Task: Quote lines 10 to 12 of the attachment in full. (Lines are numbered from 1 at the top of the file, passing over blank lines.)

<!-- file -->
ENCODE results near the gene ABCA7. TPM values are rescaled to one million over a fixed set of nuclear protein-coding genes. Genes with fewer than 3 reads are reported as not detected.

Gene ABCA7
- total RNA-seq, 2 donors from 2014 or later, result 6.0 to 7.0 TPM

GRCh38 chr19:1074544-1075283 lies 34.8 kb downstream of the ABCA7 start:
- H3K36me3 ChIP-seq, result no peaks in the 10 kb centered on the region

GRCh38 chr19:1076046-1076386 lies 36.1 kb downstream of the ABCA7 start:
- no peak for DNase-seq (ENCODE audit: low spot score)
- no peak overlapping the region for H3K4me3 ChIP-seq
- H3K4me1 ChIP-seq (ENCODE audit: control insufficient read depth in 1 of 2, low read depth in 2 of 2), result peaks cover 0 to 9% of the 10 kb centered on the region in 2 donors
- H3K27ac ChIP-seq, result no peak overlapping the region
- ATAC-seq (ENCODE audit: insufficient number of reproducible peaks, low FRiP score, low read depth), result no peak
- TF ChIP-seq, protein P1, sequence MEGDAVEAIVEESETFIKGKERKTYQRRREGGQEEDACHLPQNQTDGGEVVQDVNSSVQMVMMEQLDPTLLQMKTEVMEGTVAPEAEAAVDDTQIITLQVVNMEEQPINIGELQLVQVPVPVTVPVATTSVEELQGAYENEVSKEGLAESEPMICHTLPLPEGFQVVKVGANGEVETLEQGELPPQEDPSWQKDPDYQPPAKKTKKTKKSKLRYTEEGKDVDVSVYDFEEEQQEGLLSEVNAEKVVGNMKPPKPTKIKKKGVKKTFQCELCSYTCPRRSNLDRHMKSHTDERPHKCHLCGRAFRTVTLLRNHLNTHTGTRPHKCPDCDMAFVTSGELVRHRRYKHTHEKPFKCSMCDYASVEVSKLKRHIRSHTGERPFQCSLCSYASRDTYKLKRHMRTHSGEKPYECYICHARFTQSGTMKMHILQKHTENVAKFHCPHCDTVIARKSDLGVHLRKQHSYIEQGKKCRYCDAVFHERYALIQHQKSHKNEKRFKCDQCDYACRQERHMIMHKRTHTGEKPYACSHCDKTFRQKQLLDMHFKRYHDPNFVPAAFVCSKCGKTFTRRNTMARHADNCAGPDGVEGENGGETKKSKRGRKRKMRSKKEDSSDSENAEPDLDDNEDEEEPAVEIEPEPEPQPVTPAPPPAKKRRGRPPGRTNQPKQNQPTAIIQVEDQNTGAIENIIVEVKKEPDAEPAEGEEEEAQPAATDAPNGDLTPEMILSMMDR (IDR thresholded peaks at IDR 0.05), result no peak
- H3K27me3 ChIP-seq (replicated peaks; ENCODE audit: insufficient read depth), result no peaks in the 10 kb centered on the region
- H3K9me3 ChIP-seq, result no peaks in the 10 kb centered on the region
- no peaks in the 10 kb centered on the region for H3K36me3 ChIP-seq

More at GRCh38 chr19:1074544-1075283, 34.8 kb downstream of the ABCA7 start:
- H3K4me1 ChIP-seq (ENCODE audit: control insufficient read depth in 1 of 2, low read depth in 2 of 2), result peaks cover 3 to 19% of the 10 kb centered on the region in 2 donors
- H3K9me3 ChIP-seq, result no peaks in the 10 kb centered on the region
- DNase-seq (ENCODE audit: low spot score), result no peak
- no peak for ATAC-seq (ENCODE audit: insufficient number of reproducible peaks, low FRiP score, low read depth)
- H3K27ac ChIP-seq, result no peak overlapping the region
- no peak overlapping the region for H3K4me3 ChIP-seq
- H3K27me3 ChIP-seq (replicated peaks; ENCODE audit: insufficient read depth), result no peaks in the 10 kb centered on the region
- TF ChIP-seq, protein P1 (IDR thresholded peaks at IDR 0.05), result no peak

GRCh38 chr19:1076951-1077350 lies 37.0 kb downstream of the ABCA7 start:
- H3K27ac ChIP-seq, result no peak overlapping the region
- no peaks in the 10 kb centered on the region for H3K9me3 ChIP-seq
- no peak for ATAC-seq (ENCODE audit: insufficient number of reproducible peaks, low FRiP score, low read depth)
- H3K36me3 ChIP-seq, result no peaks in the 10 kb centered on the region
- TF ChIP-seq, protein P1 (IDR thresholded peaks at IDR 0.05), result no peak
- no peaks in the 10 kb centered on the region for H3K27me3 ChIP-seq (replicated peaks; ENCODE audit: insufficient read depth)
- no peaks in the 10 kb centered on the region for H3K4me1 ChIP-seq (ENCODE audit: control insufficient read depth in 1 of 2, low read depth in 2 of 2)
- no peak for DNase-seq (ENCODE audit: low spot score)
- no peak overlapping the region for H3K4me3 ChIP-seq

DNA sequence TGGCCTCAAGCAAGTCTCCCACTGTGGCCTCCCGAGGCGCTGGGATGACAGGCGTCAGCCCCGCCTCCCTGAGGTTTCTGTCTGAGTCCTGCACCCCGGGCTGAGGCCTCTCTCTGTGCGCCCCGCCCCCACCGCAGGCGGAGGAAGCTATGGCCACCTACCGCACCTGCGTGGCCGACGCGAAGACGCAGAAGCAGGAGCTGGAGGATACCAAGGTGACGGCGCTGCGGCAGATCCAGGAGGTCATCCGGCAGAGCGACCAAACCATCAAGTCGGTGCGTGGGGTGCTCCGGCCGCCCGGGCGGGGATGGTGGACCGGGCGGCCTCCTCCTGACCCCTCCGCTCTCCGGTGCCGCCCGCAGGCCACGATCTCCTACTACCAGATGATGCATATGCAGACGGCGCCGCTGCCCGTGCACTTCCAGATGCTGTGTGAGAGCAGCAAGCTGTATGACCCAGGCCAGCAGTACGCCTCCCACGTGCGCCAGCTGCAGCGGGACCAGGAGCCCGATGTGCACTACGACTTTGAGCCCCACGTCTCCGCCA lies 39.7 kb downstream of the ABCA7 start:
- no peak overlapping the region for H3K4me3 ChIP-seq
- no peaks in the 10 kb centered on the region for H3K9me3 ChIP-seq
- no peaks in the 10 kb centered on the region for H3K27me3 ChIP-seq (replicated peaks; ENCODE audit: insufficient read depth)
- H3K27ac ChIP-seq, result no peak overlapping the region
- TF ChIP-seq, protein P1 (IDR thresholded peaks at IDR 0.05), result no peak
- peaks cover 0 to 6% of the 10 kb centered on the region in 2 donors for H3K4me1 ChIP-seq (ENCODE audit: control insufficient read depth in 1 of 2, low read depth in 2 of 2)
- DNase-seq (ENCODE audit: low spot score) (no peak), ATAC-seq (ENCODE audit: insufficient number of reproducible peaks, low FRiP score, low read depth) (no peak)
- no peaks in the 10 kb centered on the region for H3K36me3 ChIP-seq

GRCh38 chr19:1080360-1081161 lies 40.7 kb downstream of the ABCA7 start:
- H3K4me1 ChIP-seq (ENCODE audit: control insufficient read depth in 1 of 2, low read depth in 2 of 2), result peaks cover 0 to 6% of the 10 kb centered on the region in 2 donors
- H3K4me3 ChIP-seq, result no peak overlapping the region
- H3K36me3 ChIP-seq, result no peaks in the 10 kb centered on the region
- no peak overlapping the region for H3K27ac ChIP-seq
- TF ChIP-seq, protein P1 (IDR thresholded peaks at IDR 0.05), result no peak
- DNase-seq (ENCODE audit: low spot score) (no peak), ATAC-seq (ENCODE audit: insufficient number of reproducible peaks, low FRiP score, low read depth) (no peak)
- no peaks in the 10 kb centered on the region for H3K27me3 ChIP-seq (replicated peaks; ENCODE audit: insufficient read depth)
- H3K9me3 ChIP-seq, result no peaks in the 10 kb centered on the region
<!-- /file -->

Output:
- H3K27ac ChIP-seq, result no peak overlapping the region
- ATAC-seq (ENCODE audit: insufficient number of reproducible peaks, low FRiP score, low read depth), result no peak
- TF ChIP-seq, protein P1, sequence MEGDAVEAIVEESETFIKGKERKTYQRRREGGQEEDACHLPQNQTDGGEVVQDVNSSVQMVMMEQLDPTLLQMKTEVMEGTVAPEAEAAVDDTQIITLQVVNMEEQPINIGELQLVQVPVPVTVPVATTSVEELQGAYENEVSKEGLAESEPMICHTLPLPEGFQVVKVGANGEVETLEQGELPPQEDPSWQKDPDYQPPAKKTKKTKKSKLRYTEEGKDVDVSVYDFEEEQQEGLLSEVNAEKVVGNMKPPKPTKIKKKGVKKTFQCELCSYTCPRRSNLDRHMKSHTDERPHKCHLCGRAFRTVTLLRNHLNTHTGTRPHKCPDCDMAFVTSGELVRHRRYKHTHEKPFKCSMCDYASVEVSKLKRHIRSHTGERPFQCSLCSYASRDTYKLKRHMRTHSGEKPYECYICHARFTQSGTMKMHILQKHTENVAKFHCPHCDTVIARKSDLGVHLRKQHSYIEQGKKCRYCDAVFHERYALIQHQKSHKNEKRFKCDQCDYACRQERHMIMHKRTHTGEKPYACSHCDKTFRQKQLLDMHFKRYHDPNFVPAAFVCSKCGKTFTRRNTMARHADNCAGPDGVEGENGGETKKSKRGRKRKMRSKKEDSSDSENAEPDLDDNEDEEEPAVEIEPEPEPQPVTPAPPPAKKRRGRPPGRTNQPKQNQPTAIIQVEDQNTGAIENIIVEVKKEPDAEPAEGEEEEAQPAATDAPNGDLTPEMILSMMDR (IDR thresholded peaks at IDR 0.05), result no peak